Off the Kuff Rotating Header Image

October 24th, 2012:

30 Day campaign finance reports, selected legislative races

Here’s a sampling of 30 day finance reports from state legislative campaigns. I used the Back to Blue list as a starting point and added a few races of interest to me from there.

Dist Candidate Raised Spent Loan Cash ========================================================== SD10 Davis 843,878 346,466 0 1,537,783 SD10 Shelton 606,586 153,204 0 566,825 SD25 Courage 27,603 14,791 0 14,546 SD25 Campbell 566,920 592,332 90,000 7,407 HD12 Stem 29,228 23,325 0 24,566 HD12 Kacal 58,460 33,438 0 30,196 HD23 Eiland 134,051 80,923 0 101,419 HD23 Faircloth 92,890 46,816 30,000 43,089 HD26 Nguyen 12,051 22,808 0 10,840 HD26 Miller 45,765 27,995 1,000 9,496 HD34 Herrero 69,722 49,667 0 25,655 HD34 Scott 125,430 68,349 0 255,629 HD43 Toureilles 46,170 23,973 0 11,585 HD43 Lozano 260,590 185,421 0 89,770 HD45 Adams 48,020 25,800 36,000 32,241 HD45 Isaac 128,502 44,595 140,250 69,918 HD78 Moody 73,754 48,371 0 21,858 HD78 Margo 306,071 82,170 0 202,898 HD85 Olivo 9,738 3,490 2,150 10,143 HD85 Stephenson 34,696 16,146 0 21,677 HD102 Hancock 27,245 4,924 0 7,380 HD102 Carter 112,821 109,543 0 66,776 HD105 Robbins 24,687 36,999 1,505 30,583 HD105 H-Brown 123,449 68,244 52,615 87,997 HD107 Miklos 74,020 56,401 0 24,707 HD107 Sheets 280,354 96,777 0 146,778 HD114 Kent 121,236 89,824 0 132,748 HD114 Villalba 172,885 147,326 0 42,612 HD117 Cortez 48,015 44,610 1,844 18,620 HD117 Garza 52,559 72,669 0 62,371 HD118 Farias 51,015 34,925 0 25,482 HD118 Casias 23,730 21,714 0 852 HD134 Johnson 217,346 103,699 0 263,301 HD134 Davis 332,120 99,582 0 232,383 HD136 Stillwell 61,060 20,842 2,000 8,632 HD136 Dale 112,273 22,798 35,000 82,853 HD137 Wu 58,221 55,152 50,000 32,263 HD137 Khan 55,351 40,877 10,000 23,894 HD144 Perez 104,939 30,082 0 107,729 HD144 Pineda 77,357 49,460 0 33,428 HD149 Vo 38,665 27,632 45,119 48,768 HD149 Williams 134,990 56,342 1,500 74,222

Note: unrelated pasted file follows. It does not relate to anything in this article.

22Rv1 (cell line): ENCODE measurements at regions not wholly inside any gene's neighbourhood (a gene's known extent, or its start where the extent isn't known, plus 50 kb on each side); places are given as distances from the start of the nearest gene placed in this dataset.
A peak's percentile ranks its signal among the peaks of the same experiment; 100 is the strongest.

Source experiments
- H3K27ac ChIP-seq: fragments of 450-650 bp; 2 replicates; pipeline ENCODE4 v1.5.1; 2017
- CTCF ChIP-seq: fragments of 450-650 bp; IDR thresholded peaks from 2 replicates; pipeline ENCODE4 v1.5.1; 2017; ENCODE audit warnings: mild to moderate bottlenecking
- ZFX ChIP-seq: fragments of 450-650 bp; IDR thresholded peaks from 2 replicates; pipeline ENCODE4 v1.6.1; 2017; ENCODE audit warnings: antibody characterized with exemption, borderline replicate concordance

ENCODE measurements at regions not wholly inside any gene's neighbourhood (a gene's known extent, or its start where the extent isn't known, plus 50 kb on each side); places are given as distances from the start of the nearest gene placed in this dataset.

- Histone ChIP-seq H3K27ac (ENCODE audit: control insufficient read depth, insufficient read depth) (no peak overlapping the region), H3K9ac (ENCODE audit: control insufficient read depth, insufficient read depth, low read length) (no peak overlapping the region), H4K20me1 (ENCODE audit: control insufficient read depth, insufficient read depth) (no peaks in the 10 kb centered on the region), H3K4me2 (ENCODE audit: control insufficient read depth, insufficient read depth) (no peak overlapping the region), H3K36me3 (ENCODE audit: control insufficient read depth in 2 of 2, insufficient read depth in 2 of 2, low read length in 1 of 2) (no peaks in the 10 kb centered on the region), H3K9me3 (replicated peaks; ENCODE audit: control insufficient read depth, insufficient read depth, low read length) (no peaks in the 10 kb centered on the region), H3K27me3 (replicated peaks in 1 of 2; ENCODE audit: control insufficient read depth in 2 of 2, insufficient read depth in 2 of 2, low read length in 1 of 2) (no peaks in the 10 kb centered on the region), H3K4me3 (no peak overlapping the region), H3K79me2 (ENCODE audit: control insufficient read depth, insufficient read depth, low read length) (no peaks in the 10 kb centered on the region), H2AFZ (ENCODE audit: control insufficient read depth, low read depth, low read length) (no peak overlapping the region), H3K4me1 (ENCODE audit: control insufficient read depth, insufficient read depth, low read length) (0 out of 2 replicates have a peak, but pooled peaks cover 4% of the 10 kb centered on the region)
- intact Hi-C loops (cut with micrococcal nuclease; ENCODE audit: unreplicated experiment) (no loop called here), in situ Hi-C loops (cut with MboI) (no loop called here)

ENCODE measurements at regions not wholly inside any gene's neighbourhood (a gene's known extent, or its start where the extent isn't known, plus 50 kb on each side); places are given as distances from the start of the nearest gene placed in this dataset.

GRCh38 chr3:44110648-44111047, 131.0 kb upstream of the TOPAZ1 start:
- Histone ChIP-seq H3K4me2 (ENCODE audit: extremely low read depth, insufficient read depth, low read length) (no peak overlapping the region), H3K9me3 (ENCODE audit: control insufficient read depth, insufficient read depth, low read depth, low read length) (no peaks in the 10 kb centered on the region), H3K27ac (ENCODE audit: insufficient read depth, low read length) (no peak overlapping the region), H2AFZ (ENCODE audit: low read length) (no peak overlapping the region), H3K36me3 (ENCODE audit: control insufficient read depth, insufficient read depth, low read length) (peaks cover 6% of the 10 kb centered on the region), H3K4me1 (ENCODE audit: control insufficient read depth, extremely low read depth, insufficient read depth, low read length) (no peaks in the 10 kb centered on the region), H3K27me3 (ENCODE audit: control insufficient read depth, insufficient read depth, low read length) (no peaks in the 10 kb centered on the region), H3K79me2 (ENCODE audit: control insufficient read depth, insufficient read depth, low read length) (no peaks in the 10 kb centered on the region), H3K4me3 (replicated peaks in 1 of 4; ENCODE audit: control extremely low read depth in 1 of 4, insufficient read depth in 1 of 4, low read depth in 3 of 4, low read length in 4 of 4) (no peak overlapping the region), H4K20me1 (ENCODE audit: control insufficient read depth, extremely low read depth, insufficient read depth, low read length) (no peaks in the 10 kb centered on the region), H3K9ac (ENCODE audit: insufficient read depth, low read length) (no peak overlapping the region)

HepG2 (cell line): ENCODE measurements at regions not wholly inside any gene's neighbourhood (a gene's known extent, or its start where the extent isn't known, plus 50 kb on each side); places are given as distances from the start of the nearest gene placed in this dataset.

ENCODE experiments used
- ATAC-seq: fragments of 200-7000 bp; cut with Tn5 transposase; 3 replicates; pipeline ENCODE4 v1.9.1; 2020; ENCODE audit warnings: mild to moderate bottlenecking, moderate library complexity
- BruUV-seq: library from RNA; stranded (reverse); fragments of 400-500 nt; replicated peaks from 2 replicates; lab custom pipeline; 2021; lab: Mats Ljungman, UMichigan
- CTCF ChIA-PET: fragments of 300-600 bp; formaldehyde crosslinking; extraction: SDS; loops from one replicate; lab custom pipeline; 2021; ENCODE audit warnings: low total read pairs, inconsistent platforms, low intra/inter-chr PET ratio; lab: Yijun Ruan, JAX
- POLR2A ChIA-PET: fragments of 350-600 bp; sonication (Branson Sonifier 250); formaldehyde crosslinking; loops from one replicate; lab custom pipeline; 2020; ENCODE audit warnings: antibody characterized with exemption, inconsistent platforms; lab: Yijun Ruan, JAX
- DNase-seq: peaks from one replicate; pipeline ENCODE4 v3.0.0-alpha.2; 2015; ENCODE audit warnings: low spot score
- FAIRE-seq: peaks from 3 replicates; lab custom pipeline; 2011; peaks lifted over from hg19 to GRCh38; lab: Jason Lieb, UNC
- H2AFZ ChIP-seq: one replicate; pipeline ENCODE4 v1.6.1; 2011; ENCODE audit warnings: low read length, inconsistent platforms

Here’s a sampling of July reports for comparison. A few thoughts:

– I don’t think I’ve ever seen a greater disparity in amount raised and cash on hand as we see here with Donna Campbell. Campbell, of course, had a runoff to win on July 31, which covers the first month of this filing period, and a cursory perusal of her detailed report shows the vast majority of the action was in July, as you’d expect. I’d still have thought she’d collect more cash after the runoff, since she’s a heavy favorite to win in November. Assuming she does win, we’ll need to check out her January report from 2013.

– Overall, the Republicans have done a very good job of raising money to protect their vulnerable incumbents. The main exception to this is John Garza in HD117, though he still leads his opponent, Phillip Cortez. The difference between Rs and Ds on amount spent is a lot smaller, which may indicate that their strategy is to do a late blitz, or it may mean they’re just sitting on a lot of cash.

– Turncoat Rep. JM Lozano initially filed a report with almost no cash raised and no expenses listed. Apparently, he “forgot” over $250K in contributions. That total includes $100K from Associated Republicans of Texas, almost $68K from Texans for Lawsuit Reform, $25K from Texas Republican Representatives Campaign Fund, $6K from the Texas House Leadership Fund, $15K from Bob Perry, and just for good measure, $2K from Koch Industries. Hey, I’d want to forget about all that, too. Here’s his current corrected report; there may be another to come.